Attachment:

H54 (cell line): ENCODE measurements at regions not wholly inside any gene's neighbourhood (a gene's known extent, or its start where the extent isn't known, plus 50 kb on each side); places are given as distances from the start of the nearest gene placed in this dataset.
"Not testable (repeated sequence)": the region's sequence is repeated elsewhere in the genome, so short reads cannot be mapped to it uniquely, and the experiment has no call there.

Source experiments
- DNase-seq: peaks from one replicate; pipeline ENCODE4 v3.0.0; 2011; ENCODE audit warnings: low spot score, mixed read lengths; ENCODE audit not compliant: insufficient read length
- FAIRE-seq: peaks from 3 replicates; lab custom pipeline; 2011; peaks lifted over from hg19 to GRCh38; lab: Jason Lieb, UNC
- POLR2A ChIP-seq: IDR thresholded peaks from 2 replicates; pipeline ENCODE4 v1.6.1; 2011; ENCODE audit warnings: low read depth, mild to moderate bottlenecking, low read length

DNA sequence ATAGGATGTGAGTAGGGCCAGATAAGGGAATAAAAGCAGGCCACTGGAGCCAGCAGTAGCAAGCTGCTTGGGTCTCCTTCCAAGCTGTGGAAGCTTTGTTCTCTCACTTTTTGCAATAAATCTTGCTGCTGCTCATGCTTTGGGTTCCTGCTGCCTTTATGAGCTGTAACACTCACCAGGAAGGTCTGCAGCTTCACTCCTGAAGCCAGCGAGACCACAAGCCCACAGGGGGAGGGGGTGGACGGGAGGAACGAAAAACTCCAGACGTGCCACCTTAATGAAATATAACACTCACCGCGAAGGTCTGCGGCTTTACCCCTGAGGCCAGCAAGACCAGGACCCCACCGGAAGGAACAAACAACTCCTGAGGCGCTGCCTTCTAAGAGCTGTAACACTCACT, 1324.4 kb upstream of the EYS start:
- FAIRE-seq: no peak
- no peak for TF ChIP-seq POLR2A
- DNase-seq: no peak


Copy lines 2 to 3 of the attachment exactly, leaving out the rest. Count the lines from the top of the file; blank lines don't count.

"Not testable (repeated sequence)": the region's sequence is repeated elsewhere in the genome, so short reads cannot be mapped to it uniquely, and the experiment has no call there.

Source experiments